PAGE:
It feels like a precursor to Malcolm Gladwellwhat with his “Did you know. Even had Paulos focused more on the last word of that subtitle, the consequences and implications, this might have felt more worthwhile. As is it felt pwulos little more than a talent show. Paulos actually admits that mathematicians have a deserved reputation for arrogance, and also that he was attracted to math mainly because it gave him a way of feeling superior to others p.
Both traits are obvious here, and in that sense I have to think that he is one of the least effective ambassadors that Math could have wound up with. His arrogance is particularly off-putting when casually insulting educators a population to which I belong and also when dismissing dreams; though I accept his point about their predictability, I respect the human mind enough to acknowledge we probably don’t understand exactly how they work yet.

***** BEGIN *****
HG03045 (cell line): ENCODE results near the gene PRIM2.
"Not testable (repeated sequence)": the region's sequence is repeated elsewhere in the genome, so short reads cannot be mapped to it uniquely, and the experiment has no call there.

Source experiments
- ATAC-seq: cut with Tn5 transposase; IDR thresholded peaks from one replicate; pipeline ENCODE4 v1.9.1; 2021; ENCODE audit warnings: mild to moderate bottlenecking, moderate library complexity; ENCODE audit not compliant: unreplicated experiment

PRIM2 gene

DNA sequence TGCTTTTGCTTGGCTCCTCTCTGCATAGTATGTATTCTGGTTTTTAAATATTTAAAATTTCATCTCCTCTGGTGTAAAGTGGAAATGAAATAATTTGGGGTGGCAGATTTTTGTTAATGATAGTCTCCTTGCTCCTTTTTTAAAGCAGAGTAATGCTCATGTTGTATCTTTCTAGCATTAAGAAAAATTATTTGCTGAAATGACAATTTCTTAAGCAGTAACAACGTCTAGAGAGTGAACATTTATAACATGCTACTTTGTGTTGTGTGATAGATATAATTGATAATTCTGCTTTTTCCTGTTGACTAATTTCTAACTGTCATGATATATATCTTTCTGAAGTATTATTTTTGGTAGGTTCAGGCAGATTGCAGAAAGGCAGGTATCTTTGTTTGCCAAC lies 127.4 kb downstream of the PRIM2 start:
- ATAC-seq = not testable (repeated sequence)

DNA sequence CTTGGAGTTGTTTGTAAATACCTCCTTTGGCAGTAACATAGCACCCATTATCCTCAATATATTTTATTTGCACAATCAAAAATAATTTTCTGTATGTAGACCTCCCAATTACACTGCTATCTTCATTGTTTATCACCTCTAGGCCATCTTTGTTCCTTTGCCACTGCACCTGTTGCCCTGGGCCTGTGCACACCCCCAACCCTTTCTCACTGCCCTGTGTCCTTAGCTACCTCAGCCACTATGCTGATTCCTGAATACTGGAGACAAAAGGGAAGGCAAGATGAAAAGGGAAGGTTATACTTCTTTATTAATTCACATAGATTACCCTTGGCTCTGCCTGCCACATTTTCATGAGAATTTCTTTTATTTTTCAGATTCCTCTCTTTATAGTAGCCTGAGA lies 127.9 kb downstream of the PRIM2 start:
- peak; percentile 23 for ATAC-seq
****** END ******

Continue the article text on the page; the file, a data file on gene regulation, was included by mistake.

He does offer some important reminders and warnings about the misuse of statistics, probability and averages — really interesting paklos two of the last points he makes, about the difference between statistical significance and practical significance, and then introducing his unique and highly useful safety logarithm.
But each of these topics could have benefited from zllen much deeper treatment, with both more examples and a more structured argument of how innumeeacy problem affects us and what we can do to prevent it.
Similarly, the first two chapters could have been condensed into an introduction. Basically, this book was not well organized at all, especially puzzling coming from a “coldly rational” mathematician. Not Bad Reviews blakerosser Feb 24, Elizabeth rated it really liked it Shelves: Easy book to read that addresses mathematical illiteracy or “Inumeracy.
Aug 04, Jonathan rated it liked it Shelves: An easy little read about mathematical illiteracy. The author, it is eventually revealed, was a mathematical prodigy as a child, and still takes immense pleasure in doing things like deftly computing the volume of all the blood in the world in terms of how deep it would fill Central Park, or how fast human hair grows in miles per hour.